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I hope this helps to make up for lunch. I will see you soon, under better circumstances. For now, be well, and know that I am thinking of you fondly.


Dr. Banks

“Sal? Did SymboGen just send us breakfast?” asked Joyce.

“It looks like it,” I said. Mom made the big box disappear while I opened the box with the note. Inside was a stack of waffles, a bottle of what I was sure would prove to be real maple syrup, and a large bowl of eggs scrambled with cheddar cheese and chunks of tomato. It was a four-star breakfast packed for delivery, and I would have bet good money that it was prepared in the reopened executive cafeteria.

My pride wanted me to announce that I wasn’t hungry and leave this extravagant bribe—because there was no way this wasn’t a bribe—for my family and Beverly to consume. My body had other ideas. My stomach, which had been rumbling since I recognized the smell from the flat box as croissants, began to roar when I smelled the eggs. I resigned myself to the inevitable. I was going to eat my bribe, and I was going to like it.

Mom returned from the kitchen with place settings and a broad smile that didn’t look quite genuine. “Isn’t this nice? Breakfast for the family, catered by SymboGen.”

“I wouldn’t have eaten that cereal if I’d known you were ordering this much food,” said Joyce. She didn’t let her complaint stop her from taking two waffles and a sizable portion of the eggs.

“I didn’t know either,” I said. “Dr. Banks told me he’d be sending my things. He didn’t say that he’d be sending them along with enough food to feed an army.”

“Now, Sal, don’t exaggerate,” said my father. “You have a Labrador. There’s no way we could feed an army on this.” He grabbed a croissant.

My father was US military. He wouldn’t have been eating the food if it wasn’t safe. I laughed a little, some of my tension easing, and reached for a plate.

Dad looked tired. That was the first thing I noticed, and as I noticed it, I realized he’d been looking tired since before the outbreak Joyce and I witnessed in San Bruno. That was when he’d told me he knew about the sleepwalkers. Just how much did he know?

Joyce didn’t look tired—she looked focused, like she was calculating exactly how many calories she was getting from each bite, and how far she could make each of those calories take her, if she really pushed herself. Getting a late start was one thing. Paying for it by skipping meals throughout the day was something else entirely, and spoke to an urgency in whatever she was working on.

I took a bite of waffle, chewed, and said, as casually as I could, “They had to keep my things for decontamination because one of the PAs who usually helps me around the building suddenly freaked out and started attacking people. She seemed to go to sleep first, while she was still standing up. It was like all the lights went out inside her brain, and she wasn’t home anymore.”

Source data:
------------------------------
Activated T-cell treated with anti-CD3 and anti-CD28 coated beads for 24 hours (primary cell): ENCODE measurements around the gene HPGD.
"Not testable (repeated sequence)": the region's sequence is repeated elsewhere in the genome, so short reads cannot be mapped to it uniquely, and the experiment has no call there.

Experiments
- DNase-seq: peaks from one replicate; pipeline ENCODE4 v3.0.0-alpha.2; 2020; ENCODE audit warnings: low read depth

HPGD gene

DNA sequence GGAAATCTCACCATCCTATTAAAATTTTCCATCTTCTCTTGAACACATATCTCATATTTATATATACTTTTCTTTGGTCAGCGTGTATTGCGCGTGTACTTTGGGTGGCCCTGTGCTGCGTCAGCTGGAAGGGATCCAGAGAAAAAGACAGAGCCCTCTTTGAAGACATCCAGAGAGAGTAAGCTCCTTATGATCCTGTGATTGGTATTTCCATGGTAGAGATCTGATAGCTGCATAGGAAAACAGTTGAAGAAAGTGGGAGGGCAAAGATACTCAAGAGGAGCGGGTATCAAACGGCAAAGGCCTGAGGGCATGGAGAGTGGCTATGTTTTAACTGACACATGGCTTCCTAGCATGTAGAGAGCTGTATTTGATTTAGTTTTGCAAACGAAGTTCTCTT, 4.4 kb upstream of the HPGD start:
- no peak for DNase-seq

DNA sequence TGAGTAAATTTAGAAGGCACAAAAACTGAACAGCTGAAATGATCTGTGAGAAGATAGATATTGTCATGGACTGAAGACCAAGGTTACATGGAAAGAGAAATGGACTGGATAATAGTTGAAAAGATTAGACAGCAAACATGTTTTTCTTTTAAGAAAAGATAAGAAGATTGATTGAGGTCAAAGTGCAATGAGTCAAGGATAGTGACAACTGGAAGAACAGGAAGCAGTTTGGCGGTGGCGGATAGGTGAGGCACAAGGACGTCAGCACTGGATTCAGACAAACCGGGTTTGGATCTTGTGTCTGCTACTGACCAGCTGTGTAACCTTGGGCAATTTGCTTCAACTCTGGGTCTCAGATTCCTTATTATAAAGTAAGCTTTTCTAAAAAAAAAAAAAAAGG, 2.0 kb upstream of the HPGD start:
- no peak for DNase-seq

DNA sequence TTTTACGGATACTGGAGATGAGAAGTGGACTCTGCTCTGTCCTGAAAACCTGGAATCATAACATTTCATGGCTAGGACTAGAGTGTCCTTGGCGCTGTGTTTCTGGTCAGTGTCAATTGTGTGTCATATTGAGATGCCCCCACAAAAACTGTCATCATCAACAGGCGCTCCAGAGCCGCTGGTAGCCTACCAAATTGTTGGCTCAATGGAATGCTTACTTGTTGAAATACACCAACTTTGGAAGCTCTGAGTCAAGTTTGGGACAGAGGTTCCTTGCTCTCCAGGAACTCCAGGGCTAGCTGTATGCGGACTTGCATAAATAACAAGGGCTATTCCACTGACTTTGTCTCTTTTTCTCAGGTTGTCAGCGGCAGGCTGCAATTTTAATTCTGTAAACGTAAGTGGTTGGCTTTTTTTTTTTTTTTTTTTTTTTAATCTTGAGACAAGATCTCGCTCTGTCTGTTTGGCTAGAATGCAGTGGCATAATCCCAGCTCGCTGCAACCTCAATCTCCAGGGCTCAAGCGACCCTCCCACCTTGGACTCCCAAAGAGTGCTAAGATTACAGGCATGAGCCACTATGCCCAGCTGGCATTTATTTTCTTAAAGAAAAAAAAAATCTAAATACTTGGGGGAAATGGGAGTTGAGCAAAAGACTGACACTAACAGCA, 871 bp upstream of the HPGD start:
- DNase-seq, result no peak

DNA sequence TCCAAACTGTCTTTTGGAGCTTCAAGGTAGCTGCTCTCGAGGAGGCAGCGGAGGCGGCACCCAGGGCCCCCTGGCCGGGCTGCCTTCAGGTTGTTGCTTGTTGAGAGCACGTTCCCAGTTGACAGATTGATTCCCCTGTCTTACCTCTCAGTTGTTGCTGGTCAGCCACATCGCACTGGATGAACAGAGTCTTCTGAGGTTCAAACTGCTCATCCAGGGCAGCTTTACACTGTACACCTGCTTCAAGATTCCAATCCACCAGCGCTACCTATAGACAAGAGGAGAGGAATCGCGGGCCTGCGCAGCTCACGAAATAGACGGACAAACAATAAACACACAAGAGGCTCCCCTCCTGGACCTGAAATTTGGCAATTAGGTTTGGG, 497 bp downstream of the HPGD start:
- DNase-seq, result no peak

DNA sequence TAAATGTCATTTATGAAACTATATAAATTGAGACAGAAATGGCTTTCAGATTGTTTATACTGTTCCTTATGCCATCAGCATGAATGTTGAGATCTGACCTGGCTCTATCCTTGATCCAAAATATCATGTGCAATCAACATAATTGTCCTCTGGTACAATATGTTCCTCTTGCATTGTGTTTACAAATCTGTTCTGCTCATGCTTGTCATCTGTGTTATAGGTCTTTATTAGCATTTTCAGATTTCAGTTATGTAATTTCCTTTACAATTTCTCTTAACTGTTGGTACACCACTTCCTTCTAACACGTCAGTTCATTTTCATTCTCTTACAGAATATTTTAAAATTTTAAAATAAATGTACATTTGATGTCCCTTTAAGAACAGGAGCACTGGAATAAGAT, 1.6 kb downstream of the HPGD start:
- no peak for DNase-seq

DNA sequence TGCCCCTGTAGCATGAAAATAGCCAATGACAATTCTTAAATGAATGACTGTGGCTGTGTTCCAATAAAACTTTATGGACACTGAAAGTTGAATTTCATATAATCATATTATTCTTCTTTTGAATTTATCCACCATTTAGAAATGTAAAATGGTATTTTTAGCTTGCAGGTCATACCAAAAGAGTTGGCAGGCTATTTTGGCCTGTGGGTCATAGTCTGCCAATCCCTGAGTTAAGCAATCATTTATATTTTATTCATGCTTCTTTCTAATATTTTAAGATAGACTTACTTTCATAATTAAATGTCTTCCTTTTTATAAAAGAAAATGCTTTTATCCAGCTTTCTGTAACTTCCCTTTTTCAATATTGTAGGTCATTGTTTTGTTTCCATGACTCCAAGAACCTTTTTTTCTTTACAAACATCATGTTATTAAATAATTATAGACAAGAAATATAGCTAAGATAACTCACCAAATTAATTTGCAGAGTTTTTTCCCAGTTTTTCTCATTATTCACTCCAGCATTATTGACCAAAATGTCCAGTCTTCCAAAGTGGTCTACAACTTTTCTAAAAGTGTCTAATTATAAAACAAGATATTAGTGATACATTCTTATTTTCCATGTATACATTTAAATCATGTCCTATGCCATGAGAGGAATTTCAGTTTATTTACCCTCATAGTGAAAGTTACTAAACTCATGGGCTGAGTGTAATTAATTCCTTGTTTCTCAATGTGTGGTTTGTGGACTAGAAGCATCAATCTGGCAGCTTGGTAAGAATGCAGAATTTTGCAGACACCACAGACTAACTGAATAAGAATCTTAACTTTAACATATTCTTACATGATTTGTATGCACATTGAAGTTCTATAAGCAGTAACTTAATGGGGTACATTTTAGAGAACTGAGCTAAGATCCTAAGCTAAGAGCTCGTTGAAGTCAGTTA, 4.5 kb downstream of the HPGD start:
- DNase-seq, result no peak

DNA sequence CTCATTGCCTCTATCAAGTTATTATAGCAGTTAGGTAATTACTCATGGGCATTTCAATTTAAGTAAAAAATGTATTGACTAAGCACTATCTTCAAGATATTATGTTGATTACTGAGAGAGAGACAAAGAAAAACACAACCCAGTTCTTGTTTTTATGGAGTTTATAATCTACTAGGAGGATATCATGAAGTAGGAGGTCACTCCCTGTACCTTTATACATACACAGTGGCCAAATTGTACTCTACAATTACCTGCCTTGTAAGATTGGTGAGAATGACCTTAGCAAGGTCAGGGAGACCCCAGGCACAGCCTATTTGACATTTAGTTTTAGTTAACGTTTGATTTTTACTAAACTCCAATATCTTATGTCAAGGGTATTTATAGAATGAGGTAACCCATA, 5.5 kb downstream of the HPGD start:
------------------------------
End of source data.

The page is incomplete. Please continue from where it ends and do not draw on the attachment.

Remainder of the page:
Joyce put down her fork.

It was a small gesture, marked mainly by the faint clink of metal against ceramic, but it said worlds. Very little could make my sister stop eating once she got started. I turned my attention to our father.

“They tried to make her stop, but she wouldn’t. So some of the security officers who’d come to take care of the situation began zapping her with these electric batons they carry. They hit her over and over again, until she fell down and didn’t move anymore.” I didn’t tell them she’d said my name as she was falling. Some things I wasn’t ready to think about yet, and that was one of them.

“Sal…” said my father, and stopped, his throat working like he was trying to say something else. No sound came out.

“So security took everyone who’d been in the cafeteria when all this happened—and I mean everyone, they even took Dr. Banks—to the lab level for examination, so they could figure out whether or not we were infected. That’s where they took my clothes away.”

“They have a test for whether or not someone’s infected?” Joyce half stood in her excitement, hands braced against the table.

“Joyce Erin Mitchell, sit down,” said my father, his voice like a whip cracking. Joyce gave him a startled look and sank slowly back into her seat, eyes wide. He turned his focus on me. “Sal, honey, what you have to understand—”

“There’s this one PA, Sherman? He’s always really nice to me. He acts like I’m a guest or a volunteer, not a lab rat who doesn’t have a choice about what they want to do to her. He teaches me new slang. I usually have to look it up to make sure he’s not messing with me, but that’s part of the fun, you know? Well, when they took us all underground to be tested, he failed. He’s infected. And now I’m never going to see him again.” My voice was getting louder. I didn’t do anything to stop it. “And what I have to ask you, Dad, what I have to know, is whether you know anything about this that you’re not telling me. Because it seems like there’s a lot of people not telling people things, just now. And now my friends are dying. I don’t have that many friends. I can’t spare them.”

My father looked at me. I glared back. We stayed like that for almost a minute, no one moving to break the silence. It was like we were all afraid of what would happen when we did.

Finally, he stood. “I have to get to the lab,” he said. “Joyce, are you ready?”

“Wha—um, yeah.” Joyce shoved her chair away from the table, scrambling to her feet. “Have a nice day, Sal. Bye, Mom.” Mom got a hasty kiss on the cheek. I got a wave and an apologetic look as Joyce darted past me to grab her bag. Then she was gone, following Dad toward the garage.